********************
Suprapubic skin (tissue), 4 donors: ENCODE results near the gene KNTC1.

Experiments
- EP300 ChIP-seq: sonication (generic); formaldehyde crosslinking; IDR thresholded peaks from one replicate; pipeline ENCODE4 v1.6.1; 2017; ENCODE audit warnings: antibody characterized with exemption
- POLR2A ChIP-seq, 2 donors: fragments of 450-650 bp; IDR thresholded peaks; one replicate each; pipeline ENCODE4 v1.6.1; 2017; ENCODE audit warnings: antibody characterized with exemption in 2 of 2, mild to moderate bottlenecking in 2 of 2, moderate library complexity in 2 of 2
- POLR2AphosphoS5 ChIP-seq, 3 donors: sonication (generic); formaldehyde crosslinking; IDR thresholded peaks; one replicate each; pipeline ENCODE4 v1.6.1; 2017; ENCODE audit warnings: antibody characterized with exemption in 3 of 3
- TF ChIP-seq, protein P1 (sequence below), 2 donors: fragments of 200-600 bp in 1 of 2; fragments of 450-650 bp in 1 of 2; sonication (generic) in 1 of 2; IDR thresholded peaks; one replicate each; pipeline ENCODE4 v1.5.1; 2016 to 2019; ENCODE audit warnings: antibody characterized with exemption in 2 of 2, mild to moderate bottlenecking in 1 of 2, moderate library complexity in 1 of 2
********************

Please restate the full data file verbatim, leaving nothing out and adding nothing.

Suprapubic skin (tissue), 4 donors: ENCODE results near the gene KNTC1.

Experiments
- EP300 ChIP-seq: sonication (generic); formaldehyde crosslinking; IDR thresholded peaks from one replicate; pipeline ENCODE4 v1.6.1; 2017; ENCODE audit warnings: antibody characterized with exemption
- POLR2A ChIP-seq, 2 donors: fragments of 450-650 bp; IDR thresholded peaks; one replicate each; pipeline ENCODE4 v1.6.1; 2017; ENCODE audit warnings: antibody characterized with exemption in 2 of 2, mild to moderate bottlenecking in 2 of 2, moderate library complexity in 2 of 2
- POLR2AphosphoS5 ChIP-seq, 3 donors: sonication (generic); formaldehyde crosslinking; IDR thresholded peaks; one replicate each; pipeline ENCODE4 v1.6.1; 2017; ENCODE audit warnings: antibody characterized with exemption in 3 of 3
- TF ChIP-seq, protein P1 (sequence below), 2 donors: fragments of 200-600 bp in 1 of 2; fragments of 450-650 bp in 1 of 2; sonication (generic) in 1 of 2; IDR thresholded peaks; one replicate each; pipeline ENCODE4 v1.5.1; 2016 to 2019; ENCODE audit warnings: antibody characterized with exemption in 2 of 2, mild to moderate bottlenecking in 1 of 2, moderate library complexity in 1 of 2